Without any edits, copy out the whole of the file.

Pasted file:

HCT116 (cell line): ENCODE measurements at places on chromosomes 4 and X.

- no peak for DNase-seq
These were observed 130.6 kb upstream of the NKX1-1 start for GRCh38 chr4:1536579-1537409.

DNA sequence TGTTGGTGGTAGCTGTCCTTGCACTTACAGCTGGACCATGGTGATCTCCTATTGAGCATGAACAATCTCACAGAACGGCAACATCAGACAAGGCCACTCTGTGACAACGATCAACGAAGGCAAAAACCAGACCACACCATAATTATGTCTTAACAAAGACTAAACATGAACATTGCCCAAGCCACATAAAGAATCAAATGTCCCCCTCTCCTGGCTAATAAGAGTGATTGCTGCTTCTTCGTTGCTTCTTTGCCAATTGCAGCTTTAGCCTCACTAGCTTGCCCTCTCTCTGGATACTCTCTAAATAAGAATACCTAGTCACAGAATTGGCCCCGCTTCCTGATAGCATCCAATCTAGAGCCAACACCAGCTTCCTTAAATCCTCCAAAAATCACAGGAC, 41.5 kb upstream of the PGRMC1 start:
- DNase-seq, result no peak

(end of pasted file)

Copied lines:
HCT116 (cell line): ENCODE measurements at places on chromosomes 4 and X.

- no peak for DNase-seq
These were observed 130.6 kb upstream of the NKX1-1 start for GRCh38 chr4:1536579-1537409.

DNA sequence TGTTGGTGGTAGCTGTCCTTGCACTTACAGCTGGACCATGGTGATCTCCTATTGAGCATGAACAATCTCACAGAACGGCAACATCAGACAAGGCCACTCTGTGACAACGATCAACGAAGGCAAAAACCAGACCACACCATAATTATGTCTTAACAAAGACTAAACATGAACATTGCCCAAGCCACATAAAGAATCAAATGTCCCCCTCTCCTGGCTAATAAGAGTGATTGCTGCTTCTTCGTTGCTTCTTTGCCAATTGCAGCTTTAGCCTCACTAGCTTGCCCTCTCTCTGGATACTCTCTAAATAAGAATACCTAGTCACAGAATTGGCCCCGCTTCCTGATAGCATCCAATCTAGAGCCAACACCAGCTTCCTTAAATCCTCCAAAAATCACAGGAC, 41.5 kb upstream of the PGRMC1 start:
- DNase-seq, result no peak